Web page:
11. There exists a close relationship between technological change and the growth rate…… [Read More]

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Workers With in Small Firms Chapter I

Words: 5811 Length: 20 Pages Document Type: Introduction Chapter Paper #: 77787296

Workers With in Small Firms

Chapter I outlines the problems this research aims to address, namely an information gap that may, if filled, enhance employment for potential and existing workers with disabilities. This chapter defines the problem background, purpose of research, theoretical framework through which conclusions will be drawn from survey data gathered in the field, the research questions the survey instrument seeks to answer, the definition of terms those questions employ and limits and delimitations of the intended research. Once those parameters are outlined, the claim this argument attempts to support, that closing a gap in information describing satisfaction and productivity for workers with disability in small firms below conventional definitions of 500 workers or less may improve employment for a historically marginalized population, leads to conclusions that thus inform the subsequent methodological and analytical chapters.

Problem Background: The Uncashed 'Triple Paycheck'

Title I of the Americans with Disabilities…… [Read More]

References With Prospectus (toward inclusion in Literature Review chapter)

Day, N.E. And Greene, P.G. (2008). A case for sexual orientation diversity management in small and large organizations. Human Resource Management 47(3): 637 -- 654. Retrieved from DOI: 10.1002/hrm.20235

Deveau, J.L. (2011). Workplace accommodation and audit-based evaluation process for compliance with the employment equity act: Inclusionary practices that exclude -- an institutional ethnography. Canadian Journal of Sociology/Cahiers canadiens de sociologie 36(3), 151-172. Retrieved from ejournals.library.ualberta.ca/index.php/CJS/article/view/10479

Erickson, W., Lee, C., von Schrader, S. (2011). Disability Statistics from the 2009 American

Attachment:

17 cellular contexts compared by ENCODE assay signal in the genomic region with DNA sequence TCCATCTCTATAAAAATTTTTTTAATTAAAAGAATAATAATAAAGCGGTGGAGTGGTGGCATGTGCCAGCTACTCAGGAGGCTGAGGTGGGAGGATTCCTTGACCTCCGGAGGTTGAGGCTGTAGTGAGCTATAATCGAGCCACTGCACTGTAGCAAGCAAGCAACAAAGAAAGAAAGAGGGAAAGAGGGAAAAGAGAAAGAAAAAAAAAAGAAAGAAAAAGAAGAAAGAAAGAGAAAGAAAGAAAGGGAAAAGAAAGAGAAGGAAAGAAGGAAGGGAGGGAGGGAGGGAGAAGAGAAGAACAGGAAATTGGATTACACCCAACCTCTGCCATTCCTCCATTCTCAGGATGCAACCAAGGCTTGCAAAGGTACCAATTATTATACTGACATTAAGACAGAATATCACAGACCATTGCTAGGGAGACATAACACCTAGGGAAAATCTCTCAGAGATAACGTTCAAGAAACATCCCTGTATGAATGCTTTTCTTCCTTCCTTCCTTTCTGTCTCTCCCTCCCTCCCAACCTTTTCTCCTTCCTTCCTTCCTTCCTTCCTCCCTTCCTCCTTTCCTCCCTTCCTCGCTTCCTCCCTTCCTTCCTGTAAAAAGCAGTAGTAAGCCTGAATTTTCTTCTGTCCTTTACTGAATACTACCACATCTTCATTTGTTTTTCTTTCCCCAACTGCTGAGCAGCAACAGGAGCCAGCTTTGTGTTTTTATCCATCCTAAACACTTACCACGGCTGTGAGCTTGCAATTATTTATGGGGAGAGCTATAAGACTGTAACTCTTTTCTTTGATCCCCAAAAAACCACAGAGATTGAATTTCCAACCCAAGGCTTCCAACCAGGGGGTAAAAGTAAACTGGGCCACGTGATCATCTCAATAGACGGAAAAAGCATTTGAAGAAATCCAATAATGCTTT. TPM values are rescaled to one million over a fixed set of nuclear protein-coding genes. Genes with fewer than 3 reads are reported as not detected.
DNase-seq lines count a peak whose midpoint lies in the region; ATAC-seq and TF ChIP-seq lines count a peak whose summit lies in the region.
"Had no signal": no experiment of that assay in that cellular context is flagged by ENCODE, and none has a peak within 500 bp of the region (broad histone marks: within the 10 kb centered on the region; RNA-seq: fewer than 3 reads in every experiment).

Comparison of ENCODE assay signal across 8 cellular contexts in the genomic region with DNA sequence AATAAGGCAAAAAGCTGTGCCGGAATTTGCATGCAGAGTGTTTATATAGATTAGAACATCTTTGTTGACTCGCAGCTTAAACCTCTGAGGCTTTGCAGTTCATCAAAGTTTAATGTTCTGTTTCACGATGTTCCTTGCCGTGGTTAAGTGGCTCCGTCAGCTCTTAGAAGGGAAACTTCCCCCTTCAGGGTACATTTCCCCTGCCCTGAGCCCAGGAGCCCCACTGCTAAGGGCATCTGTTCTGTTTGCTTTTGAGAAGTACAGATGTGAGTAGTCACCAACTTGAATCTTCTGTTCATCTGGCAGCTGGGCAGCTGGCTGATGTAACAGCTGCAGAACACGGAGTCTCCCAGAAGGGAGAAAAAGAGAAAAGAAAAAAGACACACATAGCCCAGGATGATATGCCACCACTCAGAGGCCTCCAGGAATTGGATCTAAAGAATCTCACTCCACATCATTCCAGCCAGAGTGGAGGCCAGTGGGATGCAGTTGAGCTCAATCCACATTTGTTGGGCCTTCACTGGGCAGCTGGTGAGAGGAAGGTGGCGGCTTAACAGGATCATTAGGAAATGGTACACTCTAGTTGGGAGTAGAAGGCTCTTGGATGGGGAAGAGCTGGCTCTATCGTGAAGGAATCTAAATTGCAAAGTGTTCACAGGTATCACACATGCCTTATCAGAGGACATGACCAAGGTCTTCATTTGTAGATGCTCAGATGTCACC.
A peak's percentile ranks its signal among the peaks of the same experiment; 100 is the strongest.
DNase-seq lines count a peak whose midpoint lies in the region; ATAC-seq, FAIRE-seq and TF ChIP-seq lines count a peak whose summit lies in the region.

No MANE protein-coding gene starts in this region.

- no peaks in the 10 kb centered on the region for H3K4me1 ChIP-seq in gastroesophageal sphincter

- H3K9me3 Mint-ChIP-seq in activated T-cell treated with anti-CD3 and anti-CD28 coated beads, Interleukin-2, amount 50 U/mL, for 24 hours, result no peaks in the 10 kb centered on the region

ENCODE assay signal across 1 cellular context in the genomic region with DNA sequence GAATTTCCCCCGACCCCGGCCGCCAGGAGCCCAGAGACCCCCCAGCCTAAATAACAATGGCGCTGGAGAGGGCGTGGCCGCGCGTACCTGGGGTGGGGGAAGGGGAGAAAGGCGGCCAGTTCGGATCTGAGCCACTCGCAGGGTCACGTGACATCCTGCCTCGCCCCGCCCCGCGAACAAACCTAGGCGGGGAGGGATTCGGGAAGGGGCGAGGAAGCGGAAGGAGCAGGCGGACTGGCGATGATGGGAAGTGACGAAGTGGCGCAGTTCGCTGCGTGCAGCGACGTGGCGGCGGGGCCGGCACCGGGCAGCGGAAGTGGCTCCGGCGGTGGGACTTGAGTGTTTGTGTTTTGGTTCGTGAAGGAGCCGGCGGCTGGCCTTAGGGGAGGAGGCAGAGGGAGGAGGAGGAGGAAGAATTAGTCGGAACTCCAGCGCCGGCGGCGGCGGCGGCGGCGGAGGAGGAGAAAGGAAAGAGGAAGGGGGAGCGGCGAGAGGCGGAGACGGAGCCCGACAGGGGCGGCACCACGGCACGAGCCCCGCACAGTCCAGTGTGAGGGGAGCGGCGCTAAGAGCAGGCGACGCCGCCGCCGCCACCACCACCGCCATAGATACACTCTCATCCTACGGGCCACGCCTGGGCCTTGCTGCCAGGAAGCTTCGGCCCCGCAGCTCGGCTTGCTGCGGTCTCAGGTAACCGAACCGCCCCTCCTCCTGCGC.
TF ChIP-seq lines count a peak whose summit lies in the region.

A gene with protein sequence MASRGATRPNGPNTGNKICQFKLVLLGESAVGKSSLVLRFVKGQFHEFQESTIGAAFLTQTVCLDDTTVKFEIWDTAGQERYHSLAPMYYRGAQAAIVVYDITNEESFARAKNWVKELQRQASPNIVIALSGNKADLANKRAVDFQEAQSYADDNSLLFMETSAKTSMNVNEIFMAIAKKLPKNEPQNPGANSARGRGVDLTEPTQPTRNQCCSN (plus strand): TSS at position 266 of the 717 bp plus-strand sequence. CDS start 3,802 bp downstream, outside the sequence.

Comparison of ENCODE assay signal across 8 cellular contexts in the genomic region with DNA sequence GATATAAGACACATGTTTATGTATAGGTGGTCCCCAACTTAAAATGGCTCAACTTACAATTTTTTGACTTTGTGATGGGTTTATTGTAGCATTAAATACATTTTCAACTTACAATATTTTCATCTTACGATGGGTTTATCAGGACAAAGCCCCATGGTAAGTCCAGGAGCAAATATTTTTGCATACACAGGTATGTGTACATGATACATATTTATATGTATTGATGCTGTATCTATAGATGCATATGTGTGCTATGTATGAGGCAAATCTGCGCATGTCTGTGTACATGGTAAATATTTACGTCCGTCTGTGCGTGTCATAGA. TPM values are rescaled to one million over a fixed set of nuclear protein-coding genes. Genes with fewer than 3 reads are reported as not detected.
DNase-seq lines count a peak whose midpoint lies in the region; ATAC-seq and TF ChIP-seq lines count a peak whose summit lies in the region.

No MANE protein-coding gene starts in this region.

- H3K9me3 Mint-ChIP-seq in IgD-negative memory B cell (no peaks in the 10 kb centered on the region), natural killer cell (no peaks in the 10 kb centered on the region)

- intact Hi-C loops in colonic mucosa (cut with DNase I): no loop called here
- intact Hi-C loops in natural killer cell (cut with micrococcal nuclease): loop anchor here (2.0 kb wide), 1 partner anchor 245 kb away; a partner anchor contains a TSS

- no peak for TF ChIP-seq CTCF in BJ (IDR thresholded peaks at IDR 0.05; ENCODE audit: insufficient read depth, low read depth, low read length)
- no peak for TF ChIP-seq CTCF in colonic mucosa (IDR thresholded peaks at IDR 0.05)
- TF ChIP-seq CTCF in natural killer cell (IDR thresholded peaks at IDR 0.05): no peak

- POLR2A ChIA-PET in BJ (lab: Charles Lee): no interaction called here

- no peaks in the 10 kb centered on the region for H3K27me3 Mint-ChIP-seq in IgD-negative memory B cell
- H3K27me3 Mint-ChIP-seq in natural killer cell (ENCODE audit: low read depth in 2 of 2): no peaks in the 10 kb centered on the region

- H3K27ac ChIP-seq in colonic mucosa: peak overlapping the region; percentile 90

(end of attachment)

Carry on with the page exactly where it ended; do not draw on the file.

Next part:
Community Survey (ACS). Ithaca, NY: Cornell University Rehabilitation Research and Training Center on Disability Demographics and Statistics (StatsRRTC). Retrieved Jun 11, 2012 from www.disabilitystatistics.org
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Role a Hired Consultant Organization You Asked

Words: 2301 Length: 8 Pages Document Type: Essay Paper #: 60983819

role a hired consultant organization. You asked president organization prepare a background paper results research findings make recommendations improve group productivity organization.

Manufacturing plant

The manufacturing plant is characterized by the fact that it conducts manufacturing operations for the parent company, yet it is physically separated from it. In the current case, a problem has been observed in the fact that the manufacturing plant is also culturally separated from the parent company. In other words, the internal culture of the parent company is one based on operational efficiency and profitability, but attained through the adequate integration of all resources available. The parent company as such develops and implements an extensive human resource programs, which is underdeveloped at the manufacturing plant.

Within the manufacturing facility then, a wide array of problems arises among the staff members and these unavoidably lead to productivity shortages. In such a setting then, it is believed…… [Read More]

References:

Fischer, F.M., 2010, The application of the controllability principle and managers' responses: a role theory perspective, Springer

Holt, M., Best practices for productivity improvement, Chron,  http://smallbusiness.chron.com/practices-productivity-improvement-695.htmllast  accessed on July 18, 2012

Mercer, C., What is 'role conflict' in organizations?, eHow, http://www.ehow.com/about_6304551__role-conflict_-organizations_.html last accessed on July 18, 2012

Thompson, M., 7 steps to exceptional virtual team communication, Ezine Articles,  http://ezinearticles.com/?7-Steps-to-Exceptional-Virtual-Team-Communication&id=440334last  accessed on July 18, 2012
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Businesses and Information Technology

Words: 12773 Length: 40 Pages Document Type: Term Paper Paper #: 97000525

Strategic Planning in IT

IT Impact on Service Industry Performance

Cooperative Competitive

Competitive Advantage

Implementation of IT Innovations

1992 U.S. VALUE-ADDED AND EMPLOYMENT BY INDUSTRY